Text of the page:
MERCER COUNTY – Commissioners are expected to pass a $63 million budget for next year that holds the line on taxes and still gives employees and elected officials a slight pay raise.
Fiscal Director John Logan released the proposed budget in early November, but cautioned that things may not look so rosy in coming years, as the county begins to deal with the aging and deterioration of its 255 county bridges. Logan predicted the county would need “about $100 million” over the next decade to deal with repairs.
This year’s budget calls for a $2.3 million increase in the bridge program as some projects move from the design to the construction phase. However, commissioners will likely vote today to extend the preliminary engineering studies of both the Ohl Street bridge in Greenville and the Kelly Road bridge in Hermitage for “historical and environmental clearances.” On several occasions residents have attended commissioner meetings to call for an increased pace to repair or replace those bridges.
Chairman John Lechner has long been critical of the extended environmental studies that happen before actual work begins. “Save a snail, lose a bridge,” he has said.
The budget calls for a two percent pay increase for non-union employees and a 1.4 percent increase for elected officials. Union employees will be paid at negotiated pay rates, he said. County employees will, for the first time, have to pay a deductible as part of their health coverage. He also said “health insurance premiums are likely to increase, but we have not yet seen the major changes expected from the Affordable Care Act.”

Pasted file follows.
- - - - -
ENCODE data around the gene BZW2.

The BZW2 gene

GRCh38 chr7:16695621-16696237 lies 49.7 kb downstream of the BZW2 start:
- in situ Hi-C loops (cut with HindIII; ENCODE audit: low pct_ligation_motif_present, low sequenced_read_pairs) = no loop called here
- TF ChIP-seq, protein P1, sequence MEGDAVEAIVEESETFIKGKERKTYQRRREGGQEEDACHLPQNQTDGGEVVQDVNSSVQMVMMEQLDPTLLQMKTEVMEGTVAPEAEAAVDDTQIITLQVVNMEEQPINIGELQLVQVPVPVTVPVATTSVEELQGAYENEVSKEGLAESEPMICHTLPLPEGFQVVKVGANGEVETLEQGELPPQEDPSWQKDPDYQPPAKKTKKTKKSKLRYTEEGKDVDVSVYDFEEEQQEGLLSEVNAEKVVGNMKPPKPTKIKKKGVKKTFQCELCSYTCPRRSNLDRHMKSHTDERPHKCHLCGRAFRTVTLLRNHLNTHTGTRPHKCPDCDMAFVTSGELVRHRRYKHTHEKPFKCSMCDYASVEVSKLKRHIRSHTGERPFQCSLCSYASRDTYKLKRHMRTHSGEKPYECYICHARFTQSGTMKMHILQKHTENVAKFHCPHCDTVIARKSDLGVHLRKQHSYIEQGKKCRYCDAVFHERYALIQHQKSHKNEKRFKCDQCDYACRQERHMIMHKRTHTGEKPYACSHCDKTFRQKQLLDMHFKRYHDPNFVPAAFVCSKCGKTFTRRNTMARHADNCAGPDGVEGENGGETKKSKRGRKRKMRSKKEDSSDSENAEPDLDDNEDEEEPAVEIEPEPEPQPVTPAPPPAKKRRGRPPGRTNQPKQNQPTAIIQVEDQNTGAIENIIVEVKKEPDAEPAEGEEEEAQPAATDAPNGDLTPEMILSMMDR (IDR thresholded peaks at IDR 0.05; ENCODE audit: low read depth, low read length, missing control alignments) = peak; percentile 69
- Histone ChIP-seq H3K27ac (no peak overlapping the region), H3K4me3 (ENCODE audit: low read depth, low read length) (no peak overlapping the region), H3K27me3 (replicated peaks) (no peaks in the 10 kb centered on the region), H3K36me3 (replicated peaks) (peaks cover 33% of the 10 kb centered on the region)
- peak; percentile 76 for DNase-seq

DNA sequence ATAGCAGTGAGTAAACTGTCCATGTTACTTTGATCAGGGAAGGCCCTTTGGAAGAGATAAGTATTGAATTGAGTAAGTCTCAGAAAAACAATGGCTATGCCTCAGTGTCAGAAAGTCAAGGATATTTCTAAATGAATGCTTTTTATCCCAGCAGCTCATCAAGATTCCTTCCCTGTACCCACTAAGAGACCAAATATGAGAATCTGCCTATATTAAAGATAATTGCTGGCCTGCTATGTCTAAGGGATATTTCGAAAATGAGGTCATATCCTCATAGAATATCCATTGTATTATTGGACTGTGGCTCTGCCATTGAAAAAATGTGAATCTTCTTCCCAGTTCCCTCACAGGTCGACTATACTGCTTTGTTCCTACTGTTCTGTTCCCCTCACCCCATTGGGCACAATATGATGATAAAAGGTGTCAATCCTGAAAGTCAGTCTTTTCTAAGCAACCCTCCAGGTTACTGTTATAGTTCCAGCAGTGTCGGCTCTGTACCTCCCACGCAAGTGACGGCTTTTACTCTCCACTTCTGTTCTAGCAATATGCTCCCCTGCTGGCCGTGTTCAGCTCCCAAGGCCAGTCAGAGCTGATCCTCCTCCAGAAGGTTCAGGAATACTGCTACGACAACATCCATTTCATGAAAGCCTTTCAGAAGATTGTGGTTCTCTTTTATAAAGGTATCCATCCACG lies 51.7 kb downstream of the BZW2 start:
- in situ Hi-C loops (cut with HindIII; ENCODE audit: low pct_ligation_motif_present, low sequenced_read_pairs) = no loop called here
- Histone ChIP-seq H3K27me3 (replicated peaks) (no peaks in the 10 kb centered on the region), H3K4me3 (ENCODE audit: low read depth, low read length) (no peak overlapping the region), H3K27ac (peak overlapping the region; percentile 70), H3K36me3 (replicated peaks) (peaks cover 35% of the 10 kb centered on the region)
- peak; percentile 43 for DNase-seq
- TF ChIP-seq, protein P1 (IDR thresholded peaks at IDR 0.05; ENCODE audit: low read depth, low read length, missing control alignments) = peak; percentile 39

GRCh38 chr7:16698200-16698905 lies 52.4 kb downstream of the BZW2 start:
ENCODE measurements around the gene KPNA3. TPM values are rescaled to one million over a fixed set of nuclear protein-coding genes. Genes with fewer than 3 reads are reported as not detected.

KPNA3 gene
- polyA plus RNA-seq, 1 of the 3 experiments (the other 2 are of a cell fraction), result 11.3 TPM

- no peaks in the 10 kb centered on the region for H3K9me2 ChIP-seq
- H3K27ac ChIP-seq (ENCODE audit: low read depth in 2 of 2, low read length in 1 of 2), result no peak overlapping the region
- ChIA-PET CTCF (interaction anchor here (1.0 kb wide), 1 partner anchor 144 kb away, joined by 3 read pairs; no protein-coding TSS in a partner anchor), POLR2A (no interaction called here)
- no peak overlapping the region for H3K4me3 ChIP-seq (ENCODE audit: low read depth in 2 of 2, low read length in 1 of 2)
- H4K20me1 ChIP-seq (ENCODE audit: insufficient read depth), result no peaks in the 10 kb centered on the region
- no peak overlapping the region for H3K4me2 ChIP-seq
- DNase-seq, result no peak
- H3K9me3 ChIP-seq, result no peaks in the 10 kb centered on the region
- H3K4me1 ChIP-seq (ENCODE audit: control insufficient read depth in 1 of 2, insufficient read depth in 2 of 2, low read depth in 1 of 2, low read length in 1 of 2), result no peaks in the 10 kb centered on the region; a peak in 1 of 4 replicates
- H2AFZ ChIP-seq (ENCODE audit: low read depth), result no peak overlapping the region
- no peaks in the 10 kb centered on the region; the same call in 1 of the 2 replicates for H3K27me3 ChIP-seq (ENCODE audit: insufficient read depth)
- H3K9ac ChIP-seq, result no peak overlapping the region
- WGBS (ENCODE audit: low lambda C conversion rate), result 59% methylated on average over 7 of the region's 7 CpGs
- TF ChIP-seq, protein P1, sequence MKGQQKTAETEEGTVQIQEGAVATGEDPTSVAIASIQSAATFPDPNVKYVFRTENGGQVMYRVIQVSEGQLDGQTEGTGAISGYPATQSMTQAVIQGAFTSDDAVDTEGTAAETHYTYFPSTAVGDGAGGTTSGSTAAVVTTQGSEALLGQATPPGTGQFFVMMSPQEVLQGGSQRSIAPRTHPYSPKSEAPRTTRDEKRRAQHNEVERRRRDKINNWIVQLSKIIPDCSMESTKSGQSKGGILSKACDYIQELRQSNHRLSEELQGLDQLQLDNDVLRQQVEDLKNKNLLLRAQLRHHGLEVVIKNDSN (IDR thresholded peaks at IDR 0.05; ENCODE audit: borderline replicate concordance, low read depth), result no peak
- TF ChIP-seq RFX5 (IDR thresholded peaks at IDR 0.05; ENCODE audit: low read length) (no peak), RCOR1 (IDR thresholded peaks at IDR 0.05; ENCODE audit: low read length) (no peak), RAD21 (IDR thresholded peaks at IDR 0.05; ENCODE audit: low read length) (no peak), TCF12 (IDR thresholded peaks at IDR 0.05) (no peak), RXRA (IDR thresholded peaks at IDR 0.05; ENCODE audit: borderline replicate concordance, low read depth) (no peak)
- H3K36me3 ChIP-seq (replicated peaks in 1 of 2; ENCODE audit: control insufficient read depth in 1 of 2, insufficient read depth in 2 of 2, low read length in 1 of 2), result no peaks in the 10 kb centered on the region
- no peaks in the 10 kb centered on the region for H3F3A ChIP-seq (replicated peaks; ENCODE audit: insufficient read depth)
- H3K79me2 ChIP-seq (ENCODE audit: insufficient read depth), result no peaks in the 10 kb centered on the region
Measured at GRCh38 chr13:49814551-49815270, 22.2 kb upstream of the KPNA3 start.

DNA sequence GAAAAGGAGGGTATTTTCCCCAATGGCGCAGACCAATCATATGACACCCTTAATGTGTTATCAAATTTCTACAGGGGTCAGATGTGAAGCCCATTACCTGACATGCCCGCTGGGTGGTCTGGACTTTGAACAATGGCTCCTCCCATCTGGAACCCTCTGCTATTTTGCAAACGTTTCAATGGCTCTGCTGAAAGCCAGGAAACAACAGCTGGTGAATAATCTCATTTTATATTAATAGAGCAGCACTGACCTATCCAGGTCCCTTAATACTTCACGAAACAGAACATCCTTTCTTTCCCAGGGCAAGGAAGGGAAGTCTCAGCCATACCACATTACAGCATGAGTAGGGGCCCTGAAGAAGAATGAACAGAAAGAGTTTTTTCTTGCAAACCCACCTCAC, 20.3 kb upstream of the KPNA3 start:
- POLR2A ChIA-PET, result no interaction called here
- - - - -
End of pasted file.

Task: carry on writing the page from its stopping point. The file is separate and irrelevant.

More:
County officials pressed Logan to build the budget without a tax increase, he said, because at 5.9 percent, Mercer County still faces higher unemployment rates than other areas of the state.
Millage for 2015 is set at 22.4. Each mill brings in about $1.3 million, he said.
Cost savings are expected when telephone operations at the Conservation District are folded into the county’s phone system. Though there is an upfront cost of about $8,000, expenses will drop from $5,500 a year to about $1,500. The move also will provide Internet service in the “pig barn,” a building on the Munnell Run Farm property popular for holding classes and other events.
“There are no pigs in it and it’s not a barn, so I have no idea why it’s called that. It’s actually a pretty nice building. And by tying them into our county phone system and providing internet services, it will probably bring an increased use,” Lechner said.
Commissioners also will discuss:
• Seeking bids for a company to take aerial photographs of Mercer County. The information gathered will be integrated into the county’s geographic information system and will help replace outdated tax cards by reflecting the current status of properties.
“We can see if there’s been building going on that hasn’t been taxed,” Lechner said. The data will also be useful to the county’s emergency responders, who will be able to see “all angles” of buildings when enroute to situations, he added, and also will be shared with the Mercer County Regional Planning Commission. Pictometry International Corp., of Rochester, N.Y., has said it would provide those images and related software and support for a total cost of nearly $220,000.
• A four-county proposal that will provide back-up to the existing 911 dispatch operations, at a cost of about $665,000. The counties are Mercer, Lawrence, Venango and Butler. Because the county’s current system is “near the end of its life,” Lechner said he thinks it’s important to build in redundancy.
Commissioners meet at 10 a.m. today in the assembly room in the courthouse.